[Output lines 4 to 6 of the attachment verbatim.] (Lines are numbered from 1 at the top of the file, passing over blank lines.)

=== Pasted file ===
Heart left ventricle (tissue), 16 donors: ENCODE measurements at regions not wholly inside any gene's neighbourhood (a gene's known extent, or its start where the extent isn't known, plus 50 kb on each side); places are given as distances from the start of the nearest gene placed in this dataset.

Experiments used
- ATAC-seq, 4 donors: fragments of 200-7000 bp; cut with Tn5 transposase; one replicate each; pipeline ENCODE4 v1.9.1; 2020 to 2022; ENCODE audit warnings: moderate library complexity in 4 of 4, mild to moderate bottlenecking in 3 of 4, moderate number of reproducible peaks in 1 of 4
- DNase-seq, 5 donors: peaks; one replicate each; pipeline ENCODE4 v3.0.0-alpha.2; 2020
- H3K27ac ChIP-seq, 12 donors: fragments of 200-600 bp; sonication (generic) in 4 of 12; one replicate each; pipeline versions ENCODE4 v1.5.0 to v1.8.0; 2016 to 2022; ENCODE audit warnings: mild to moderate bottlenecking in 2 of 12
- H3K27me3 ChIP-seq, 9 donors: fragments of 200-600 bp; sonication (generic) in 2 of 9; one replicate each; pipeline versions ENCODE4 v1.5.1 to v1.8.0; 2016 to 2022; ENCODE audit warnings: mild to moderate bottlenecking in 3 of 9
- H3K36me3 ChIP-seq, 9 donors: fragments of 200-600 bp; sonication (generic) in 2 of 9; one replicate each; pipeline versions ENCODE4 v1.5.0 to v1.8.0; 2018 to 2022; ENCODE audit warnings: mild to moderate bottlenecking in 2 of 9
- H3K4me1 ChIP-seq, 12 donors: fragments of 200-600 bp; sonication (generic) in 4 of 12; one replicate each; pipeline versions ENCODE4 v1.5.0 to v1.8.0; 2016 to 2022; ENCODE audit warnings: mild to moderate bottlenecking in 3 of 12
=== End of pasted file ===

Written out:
- DNase-seq, 5 donors: peaks; one replicate each; pipeline ENCODE4 v3.0.0-alpha.2; 2020
- H3K27ac ChIP-seq, 12 donors: fragments of 200-600 bp; sonication (generic) in 4 of 12; one replicate each; pipeline versions ENCODE4 v1.5.0 to v1.8.0; 2016 to 2022; ENCODE audit warnings: mild to moderate bottlenecking in 2 of 12
- H3K27me3 ChIP-seq, 9 donors: fragments of 200-600 bp; sonication (generic) in 2 of 9; one replicate each; pipeline versions ENCODE4 v1.5.1 to v1.8.0; 2016 to 2022; ENCODE audit warnings: mild to moderate bottlenecking in 3 of 9